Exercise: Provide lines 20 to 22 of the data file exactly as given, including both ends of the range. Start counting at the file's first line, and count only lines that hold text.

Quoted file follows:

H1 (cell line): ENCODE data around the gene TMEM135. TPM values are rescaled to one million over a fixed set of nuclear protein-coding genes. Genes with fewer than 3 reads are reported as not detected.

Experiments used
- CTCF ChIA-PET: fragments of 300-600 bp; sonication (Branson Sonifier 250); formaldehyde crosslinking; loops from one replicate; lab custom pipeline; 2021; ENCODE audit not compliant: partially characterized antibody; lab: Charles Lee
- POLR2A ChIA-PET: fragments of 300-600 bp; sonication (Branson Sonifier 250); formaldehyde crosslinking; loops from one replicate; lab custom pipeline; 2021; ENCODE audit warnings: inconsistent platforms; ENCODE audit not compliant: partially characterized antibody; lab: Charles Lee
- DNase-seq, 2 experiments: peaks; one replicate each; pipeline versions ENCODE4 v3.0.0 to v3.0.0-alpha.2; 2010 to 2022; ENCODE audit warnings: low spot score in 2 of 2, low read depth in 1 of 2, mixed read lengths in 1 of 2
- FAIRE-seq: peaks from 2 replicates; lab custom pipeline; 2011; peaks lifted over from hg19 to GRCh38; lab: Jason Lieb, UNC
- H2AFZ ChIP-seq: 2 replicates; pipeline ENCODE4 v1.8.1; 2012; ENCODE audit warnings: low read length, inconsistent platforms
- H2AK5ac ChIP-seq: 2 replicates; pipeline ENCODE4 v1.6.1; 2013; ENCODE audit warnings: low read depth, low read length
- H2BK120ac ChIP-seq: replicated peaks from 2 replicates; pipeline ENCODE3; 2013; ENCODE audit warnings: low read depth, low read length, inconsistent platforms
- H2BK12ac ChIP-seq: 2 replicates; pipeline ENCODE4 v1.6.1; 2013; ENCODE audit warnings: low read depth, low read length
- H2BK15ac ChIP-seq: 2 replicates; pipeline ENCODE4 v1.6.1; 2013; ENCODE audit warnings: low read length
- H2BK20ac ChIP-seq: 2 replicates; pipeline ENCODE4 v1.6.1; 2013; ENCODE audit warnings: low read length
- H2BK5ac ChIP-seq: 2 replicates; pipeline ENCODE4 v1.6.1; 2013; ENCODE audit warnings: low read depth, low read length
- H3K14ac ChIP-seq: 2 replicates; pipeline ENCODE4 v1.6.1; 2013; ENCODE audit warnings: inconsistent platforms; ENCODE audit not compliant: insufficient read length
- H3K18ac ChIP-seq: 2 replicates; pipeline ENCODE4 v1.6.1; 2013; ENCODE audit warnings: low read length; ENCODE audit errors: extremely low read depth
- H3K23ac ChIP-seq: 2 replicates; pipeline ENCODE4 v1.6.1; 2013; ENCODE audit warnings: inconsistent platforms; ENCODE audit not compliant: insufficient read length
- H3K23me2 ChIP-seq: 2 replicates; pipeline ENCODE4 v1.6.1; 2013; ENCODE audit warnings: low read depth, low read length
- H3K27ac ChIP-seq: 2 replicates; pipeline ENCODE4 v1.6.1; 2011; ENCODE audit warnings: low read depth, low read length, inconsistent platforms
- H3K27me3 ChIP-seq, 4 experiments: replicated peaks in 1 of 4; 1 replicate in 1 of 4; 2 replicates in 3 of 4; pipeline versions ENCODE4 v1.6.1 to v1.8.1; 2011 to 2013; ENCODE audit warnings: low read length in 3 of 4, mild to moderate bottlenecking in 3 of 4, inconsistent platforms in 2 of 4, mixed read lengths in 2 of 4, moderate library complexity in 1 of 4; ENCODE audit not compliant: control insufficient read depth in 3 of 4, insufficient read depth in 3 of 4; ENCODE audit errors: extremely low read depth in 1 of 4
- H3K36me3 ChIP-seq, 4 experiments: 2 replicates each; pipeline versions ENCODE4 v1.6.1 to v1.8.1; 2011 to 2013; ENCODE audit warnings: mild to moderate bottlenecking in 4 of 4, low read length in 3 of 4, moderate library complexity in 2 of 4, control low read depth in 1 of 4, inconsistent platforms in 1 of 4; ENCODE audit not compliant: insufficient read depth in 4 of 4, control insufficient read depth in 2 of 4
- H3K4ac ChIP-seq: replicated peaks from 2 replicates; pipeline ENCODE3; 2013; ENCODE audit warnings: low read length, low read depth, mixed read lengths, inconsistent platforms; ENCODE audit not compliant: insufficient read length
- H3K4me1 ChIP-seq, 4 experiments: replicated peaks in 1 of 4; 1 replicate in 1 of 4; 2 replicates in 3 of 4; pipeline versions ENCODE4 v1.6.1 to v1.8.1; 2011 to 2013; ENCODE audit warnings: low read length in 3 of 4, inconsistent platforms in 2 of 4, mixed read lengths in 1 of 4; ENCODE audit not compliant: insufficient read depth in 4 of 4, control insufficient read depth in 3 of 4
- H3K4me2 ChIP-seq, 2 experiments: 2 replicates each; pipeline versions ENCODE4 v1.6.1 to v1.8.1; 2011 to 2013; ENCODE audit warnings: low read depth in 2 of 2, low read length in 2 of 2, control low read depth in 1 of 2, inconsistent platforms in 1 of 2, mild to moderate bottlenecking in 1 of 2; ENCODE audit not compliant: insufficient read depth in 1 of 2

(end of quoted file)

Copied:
- H3K36me3 ChIP-seq, 4 experiments: 2 replicates each; pipeline versions ENCODE4 v1.6.1 to v1.8.1; 2011 to 2013; ENCODE audit warnings: mild to moderate bottlenecking in 4 of 4, low read length in 3 of 4, moderate library complexity in 2 of 4, control low read depth in 1 of 4, inconsistent platforms in 1 of 4; ENCODE audit not compliant: insufficient read depth in 4 of 4, control insufficient read depth in 2 of 4
- H3K4ac ChIP-seq: replicated peaks from 2 replicates; pipeline ENCODE3; 2013; ENCODE audit warnings: low read length, low read depth, mixed read lengths, inconsistent platforms; ENCODE audit not compliant: insufficient read length
- H3K4me1 ChIP-seq, 4 experiments: replicated peaks in 1 of 4; 1 replicate in 1 of 4; 2 replicates in 3 of 4; pipeline versions ENCODE4 v1.6.1 to v1.8.1; 2011 to 2013; ENCODE audit warnings: low read length in 3 of 4, inconsistent platforms in 2 of 4, mixed read lengths in 1 of 4; ENCODE audit not compliant: insufficient read depth in 4 of 4, control insufficient read depth in 3 of 4